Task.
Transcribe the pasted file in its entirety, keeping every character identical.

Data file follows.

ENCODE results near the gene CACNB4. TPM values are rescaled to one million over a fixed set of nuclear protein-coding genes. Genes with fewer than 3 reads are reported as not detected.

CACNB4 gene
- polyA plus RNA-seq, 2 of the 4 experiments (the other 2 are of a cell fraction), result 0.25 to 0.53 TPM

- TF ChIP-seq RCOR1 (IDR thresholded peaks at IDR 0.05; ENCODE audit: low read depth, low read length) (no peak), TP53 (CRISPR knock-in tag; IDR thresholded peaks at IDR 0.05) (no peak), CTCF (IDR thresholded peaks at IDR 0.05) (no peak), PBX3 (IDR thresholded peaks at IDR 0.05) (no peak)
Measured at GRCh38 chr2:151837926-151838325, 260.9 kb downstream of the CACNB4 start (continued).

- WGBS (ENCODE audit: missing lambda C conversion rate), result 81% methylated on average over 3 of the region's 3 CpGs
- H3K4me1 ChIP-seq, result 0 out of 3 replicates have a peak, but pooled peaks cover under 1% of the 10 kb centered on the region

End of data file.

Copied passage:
ENCODE results near the gene CACNB4. TPM values are rescaled to one million over a fixed set of nuclear protein-coding genes. Genes with fewer than 3 reads are reported as not detected.

CACNB4 gene
- polyA plus RNA-seq, 2 of the 4 experiments (the other 2 are of a cell fraction), result 0.25 to 0.53 TPM

- TF ChIP-seq RCOR1 (IDR thresholded peaks at IDR 0.05; ENCODE audit: low read depth, low read length) (no peak), TP53 (CRISPR knock-in tag; IDR thresholded peaks at IDR 0.05) (no peak), CTCF (IDR thresholded peaks at IDR 0.05) (no peak), PBX3 (IDR thresholded peaks at IDR 0.05) (no peak)
Measured at GRCh38 chr2:151837926-151838325, 260.9 kb downstream of the CACNB4 start (continued).

- WGBS (ENCODE audit: missing lambda C conversion rate), result 81% methylated on average over 3 of the region's 3 CpGs
- H3K4me1 ChIP-seq, result 0 out of 3 replicates have a peak, but pooled peaks cover under 1% of the 10 kb centered on the region